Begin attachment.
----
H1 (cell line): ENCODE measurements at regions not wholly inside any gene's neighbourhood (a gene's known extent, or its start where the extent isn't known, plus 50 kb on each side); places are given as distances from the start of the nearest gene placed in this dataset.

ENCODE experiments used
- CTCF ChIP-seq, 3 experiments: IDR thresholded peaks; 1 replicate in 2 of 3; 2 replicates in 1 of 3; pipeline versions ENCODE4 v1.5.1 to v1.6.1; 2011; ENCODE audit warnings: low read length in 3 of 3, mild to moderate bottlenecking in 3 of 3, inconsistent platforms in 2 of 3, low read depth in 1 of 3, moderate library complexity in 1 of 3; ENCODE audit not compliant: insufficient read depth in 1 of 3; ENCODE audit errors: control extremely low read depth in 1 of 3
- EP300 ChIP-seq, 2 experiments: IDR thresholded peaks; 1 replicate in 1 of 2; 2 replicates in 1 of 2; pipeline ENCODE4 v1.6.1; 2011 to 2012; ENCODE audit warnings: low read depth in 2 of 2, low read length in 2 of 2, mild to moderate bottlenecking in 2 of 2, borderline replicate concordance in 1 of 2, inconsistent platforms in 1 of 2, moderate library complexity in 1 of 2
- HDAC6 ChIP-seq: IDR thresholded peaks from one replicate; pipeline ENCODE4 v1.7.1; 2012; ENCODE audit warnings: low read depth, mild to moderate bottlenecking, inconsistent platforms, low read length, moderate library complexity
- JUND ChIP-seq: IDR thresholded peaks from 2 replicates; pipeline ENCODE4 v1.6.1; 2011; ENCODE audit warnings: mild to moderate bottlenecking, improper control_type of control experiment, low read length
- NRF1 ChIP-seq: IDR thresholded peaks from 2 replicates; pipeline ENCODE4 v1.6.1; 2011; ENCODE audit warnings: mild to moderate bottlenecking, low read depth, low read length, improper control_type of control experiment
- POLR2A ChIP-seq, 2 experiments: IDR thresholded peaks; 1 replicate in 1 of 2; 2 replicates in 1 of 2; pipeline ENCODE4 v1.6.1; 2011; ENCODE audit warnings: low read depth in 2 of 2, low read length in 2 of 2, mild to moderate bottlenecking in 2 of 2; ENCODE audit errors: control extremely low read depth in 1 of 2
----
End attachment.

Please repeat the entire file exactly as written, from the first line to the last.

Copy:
H1 (cell line): ENCODE measurements at regions not wholly inside any gene's neighbourhood (a gene's known extent, or its start where the extent isn't known, plus 50 kb on each side); places are given as distances from the start of the nearest gene placed in this dataset.

ENCODE experiments used
- CTCF ChIP-seq, 3 experiments: IDR thresholded peaks; 1 replicate in 2 of 3; 2 replicates in 1 of 3; pipeline versions ENCODE4 v1.5.1 to v1.6.1; 2011; ENCODE audit warnings: low read length in 3 of 3, mild to moderate bottlenecking in 3 of 3, inconsistent platforms in 2 of 3, low read depth in 1 of 3, moderate library complexity in 1 of 3; ENCODE audit not compliant: insufficient read depth in 1 of 3; ENCODE audit errors: control extremely low read depth in 1 of 3
- EP300 ChIP-seq, 2 experiments: IDR thresholded peaks; 1 replicate in 1 of 2; 2 replicates in 1 of 2; pipeline ENCODE4 v1.6.1; 2011 to 2012; ENCODE audit warnings: low read depth in 2 of 2, low read length in 2 of 2, mild to moderate bottlenecking in 2 of 2, borderline replicate concordance in 1 of 2, inconsistent platforms in 1 of 2, moderate library complexity in 1 of 2
- HDAC6 ChIP-seq: IDR thresholded peaks from one replicate; pipeline ENCODE4 v1.7.1; 2012; ENCODE audit warnings: low read depth, mild to moderate bottlenecking, inconsistent platforms, low read length, moderate library complexity
- JUND ChIP-seq: IDR thresholded peaks from 2 replicates; pipeline ENCODE4 v1.6.1; 2011; ENCODE audit warnings: mild to moderate bottlenecking, improper control_type of control experiment, low read length
- NRF1 ChIP-seq: IDR thresholded peaks from 2 replicates; pipeline ENCODE4 v1.6.1; 2011; ENCODE audit warnings: mild to moderate bottlenecking, low read depth, low read length, improper control_type of control experiment
- POLR2A ChIP-seq, 2 experiments: IDR thresholded peaks; 1 replicate in 1 of 2; 2 replicates in 1 of 2; pipeline ENCODE4 v1.6.1; 2011; ENCODE audit warnings: low read depth in 2 of 2, low read length in 2 of 2, mild to moderate bottlenecking in 2 of 2; ENCODE audit errors: control extremely low read depth in 1 of 2